Friday, November 13, 2015

In Response to Mary McAleese, Some Catholic Commentators Turn to Trash Talk: The Highly Successful Toilet Meme of U.S. Right Wingers Opposing Equal Rights for Minorities

In an outstanding essay in Slate recently, Gillian Frank does an excellent job of demonstrating that the rhetoric of hysteria about bathrooms that anti-gay groups used so successfully in Houston recently to knock down a city ordinance protecting LGBT citizens from discrimination is rooted in previous memes about the danger posed to white people if public restrooms were opened to use by African Americans. As she notes,

The conservative idea that civil rights protections sexually endanger women and children in public bathrooms is not new. In fact, conservative sexual thought has been in the toilet since the 1940s. During the World War II era, conservatives began employing the idea that social equality for African-Americans would lead to sexual danger for white women in bathrooms. In the decades since, conservatives used this trope to negate the civil rights claims of women and sexual minorities. Placing Houston’s rejection of HERO within the history of discrimination against racial minorities, sexual minorities, and women reveals a broader pattern: When previously marginalized groups demanded access to public accommodations, conservatives responded with toilet talk to stall these groups' aspirations for social equality.

She points out that this hysteria about the danger black men would pose to white women if public restrooms were integrated was also accompanied by a meme about disease: whites resisting integration claimed that African Americans were prone to veneral diseases that they would spread to moral, upstanding, clean white people if restrooms were integrated. I well remember this rhetoric at the time integration took place in my own community in Arkansas. I remember the lurid yellow flyers printed up by some hate group and blitzed around my high school campus to warn us of the dangers awaiting us when black students came to "our" school and used "our" bathrooms.

Frank then notes that the same right-wing groups opposing integration with such hysterical rhetoric about impurity and disease turned the rhetoric against women seeking rights at the time of the ERA debates in the 1970s. Give women the equal rights they're seeking, folks like Phyllis Schlafly informed us, and you'll end up with mixed-gender bathrooms in which men rape women. As she points out in the paragraph above,  people like Schlafly have done this for years now, any time a new group comes along seeking equality and rights in American culture. 

I'd like to encourage readers to take a careful look at Frank's essay, and then go the National Catholic Reporter article to which I linked in my previous posting today, which discusses the remarks of Mary McAleese I highlighted in that previous posting. Look at the thread that has developed in response to the article, and note how many comments say something of the sort one Purgatrix Ineptiae says in this comment:

Medical science, pace politicians' talking points, is unanimous that the sexual acts the Old Testament prohibits* really are highly dangerous, not just for the participants but for the wider society as well.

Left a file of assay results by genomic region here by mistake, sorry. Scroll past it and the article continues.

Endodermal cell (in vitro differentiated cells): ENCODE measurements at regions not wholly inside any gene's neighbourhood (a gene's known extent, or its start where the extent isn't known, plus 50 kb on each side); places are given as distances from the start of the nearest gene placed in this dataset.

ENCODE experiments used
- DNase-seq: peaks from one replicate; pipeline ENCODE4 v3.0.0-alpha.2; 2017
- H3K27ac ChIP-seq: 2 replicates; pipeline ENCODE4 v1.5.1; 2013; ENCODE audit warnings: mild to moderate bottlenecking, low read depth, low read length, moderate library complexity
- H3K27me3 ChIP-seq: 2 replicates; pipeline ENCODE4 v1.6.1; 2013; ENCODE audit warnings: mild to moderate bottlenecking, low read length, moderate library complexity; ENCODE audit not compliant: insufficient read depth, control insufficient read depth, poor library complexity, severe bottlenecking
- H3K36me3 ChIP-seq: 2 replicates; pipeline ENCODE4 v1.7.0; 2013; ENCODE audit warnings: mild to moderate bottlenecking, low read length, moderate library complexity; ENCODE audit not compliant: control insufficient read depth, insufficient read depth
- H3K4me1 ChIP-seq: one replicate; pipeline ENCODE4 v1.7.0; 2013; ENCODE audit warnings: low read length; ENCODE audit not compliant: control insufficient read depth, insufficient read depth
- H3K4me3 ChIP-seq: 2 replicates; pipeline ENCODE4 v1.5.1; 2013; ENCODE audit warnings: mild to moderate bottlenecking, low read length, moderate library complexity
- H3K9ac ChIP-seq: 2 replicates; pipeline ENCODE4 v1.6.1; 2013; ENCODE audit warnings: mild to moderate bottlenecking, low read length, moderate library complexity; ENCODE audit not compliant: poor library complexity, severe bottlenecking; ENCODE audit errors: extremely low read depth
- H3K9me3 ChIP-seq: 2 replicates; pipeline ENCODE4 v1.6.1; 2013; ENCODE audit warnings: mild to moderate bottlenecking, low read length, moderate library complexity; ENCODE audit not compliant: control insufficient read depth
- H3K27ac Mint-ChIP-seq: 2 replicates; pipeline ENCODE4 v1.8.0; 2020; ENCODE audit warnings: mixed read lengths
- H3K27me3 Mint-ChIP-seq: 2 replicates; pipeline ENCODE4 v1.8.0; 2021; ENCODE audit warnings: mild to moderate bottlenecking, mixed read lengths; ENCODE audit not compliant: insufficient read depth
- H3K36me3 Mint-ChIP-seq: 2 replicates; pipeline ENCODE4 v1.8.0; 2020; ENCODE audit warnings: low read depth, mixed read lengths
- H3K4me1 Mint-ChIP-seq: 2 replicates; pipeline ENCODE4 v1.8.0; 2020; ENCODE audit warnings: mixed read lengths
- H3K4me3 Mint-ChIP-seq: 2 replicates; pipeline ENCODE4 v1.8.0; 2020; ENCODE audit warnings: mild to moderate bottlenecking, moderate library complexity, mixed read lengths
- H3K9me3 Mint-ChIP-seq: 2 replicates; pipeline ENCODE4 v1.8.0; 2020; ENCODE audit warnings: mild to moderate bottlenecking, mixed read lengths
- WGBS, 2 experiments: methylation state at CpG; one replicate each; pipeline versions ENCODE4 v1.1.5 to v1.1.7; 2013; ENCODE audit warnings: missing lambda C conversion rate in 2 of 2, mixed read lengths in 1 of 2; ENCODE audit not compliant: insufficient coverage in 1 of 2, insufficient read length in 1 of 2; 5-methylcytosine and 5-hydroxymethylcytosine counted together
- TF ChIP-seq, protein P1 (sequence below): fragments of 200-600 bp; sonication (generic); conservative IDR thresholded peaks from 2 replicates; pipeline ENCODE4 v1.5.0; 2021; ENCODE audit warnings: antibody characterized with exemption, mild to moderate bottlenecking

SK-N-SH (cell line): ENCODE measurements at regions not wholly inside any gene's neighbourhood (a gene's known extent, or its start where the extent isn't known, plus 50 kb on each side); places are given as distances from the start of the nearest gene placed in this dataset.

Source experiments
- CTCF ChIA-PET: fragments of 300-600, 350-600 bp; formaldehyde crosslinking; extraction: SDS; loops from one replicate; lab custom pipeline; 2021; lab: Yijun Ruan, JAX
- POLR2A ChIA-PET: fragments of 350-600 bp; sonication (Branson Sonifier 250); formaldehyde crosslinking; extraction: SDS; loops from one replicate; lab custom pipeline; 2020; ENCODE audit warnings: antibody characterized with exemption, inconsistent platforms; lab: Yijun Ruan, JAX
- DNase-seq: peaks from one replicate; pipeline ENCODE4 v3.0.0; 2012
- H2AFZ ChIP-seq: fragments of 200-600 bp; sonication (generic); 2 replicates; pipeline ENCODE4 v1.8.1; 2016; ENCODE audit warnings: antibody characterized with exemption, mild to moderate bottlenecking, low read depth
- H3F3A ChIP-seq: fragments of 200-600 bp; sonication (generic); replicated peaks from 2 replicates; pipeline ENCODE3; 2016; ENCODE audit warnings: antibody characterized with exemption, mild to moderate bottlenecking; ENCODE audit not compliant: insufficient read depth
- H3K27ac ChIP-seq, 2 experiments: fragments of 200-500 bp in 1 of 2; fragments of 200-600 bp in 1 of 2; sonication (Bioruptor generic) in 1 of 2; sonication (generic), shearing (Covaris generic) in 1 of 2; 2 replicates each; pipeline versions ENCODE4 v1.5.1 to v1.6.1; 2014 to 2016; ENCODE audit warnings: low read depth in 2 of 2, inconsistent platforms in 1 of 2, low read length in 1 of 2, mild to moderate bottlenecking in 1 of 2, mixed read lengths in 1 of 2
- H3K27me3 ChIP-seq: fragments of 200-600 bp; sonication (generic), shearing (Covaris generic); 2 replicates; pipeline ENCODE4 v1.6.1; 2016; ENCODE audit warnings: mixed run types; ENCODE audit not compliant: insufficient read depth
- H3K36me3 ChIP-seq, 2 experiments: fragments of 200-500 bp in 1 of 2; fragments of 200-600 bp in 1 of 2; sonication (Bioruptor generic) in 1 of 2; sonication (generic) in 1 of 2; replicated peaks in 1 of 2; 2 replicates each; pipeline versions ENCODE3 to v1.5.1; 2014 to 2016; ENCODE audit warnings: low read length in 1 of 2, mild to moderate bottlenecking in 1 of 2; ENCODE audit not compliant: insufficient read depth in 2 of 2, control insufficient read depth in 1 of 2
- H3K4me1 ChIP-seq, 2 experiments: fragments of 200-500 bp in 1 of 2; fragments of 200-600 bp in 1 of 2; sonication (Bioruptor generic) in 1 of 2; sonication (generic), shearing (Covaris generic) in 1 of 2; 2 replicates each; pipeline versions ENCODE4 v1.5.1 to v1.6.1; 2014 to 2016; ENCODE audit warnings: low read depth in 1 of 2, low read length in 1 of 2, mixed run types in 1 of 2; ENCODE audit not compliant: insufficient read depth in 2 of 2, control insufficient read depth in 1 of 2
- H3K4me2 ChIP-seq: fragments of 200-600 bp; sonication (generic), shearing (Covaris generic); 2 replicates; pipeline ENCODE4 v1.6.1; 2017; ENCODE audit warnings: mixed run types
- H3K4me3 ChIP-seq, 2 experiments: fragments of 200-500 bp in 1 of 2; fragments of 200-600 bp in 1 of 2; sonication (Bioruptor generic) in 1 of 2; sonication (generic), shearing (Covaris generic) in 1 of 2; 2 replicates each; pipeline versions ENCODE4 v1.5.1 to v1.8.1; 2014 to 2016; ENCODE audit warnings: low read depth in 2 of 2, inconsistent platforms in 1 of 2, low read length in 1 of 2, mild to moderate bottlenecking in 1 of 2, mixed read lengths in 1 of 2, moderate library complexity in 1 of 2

She's responding to a comment by another commenter calling himself or herself OrdinatioSacerdotalisfan who writes, 

Homosexuality is a lie from the pit of hell. It is a disordered inclination and hurts people spiritually, mentally, and physically. That's what we now know. That has been the unanimous opinion of all cultures except our "culture of death". 

When challenged to spell out how gay people and their "acts" pose a threat to public hygiene, Ms. Ineptiae coyly states that the NCR moderators won't allow her to be specific, but recommends that those seeking information talk to their doctors and hear what the AMA — which ostensibly shares her view that gay people spread disease to the general public — has to say. 

These are only two of a number of comments in this thread seeking to spread around filth about how LGBT people are diseased and pose a danger to the health of the public as a result. Ask yourself as you read these comments: would the moderators of a Catholic publication permit people to make claims like this about African Americans? Or Jews, who were vilified as dirty threats to the public health of Germany as the Nazis rose to power in Germany?

I doubt it.

Why do Catholic discussion places continue to permit this ugly stigmitzation of LGBT people, which is so obviously all about smearing a targeted sector of the human community, lying about it, and making it susceptible to discrimination and violence? Just asking.

I'm glad to be moving on from a community that freely embraces people like this, while it gives one signal after another to those being treated this way that their welcome within this community is tenuous at best. A religious community that can protect and promote people who respond to Mary McAleese's valuable comments with this kind of trash talk — people who profess to be the most faithful of Catholics — surely does not present an attractive face to the world, does it?

*This is one of this commentator's persistent euphemisms for what she also calls the sin non nominandum in similar comments about the danger she imagines gay people and their "acts" pose to the public health. She has a long history, under several different usernames, of making comments at Catholic blog sites about how gay men, in particular, are diseased and pose a danger to public hygiene.

The toilet photo is by Matthew Paul Argall, who has uploaded it to Wikipedia and permitted its free sharing.

No comments: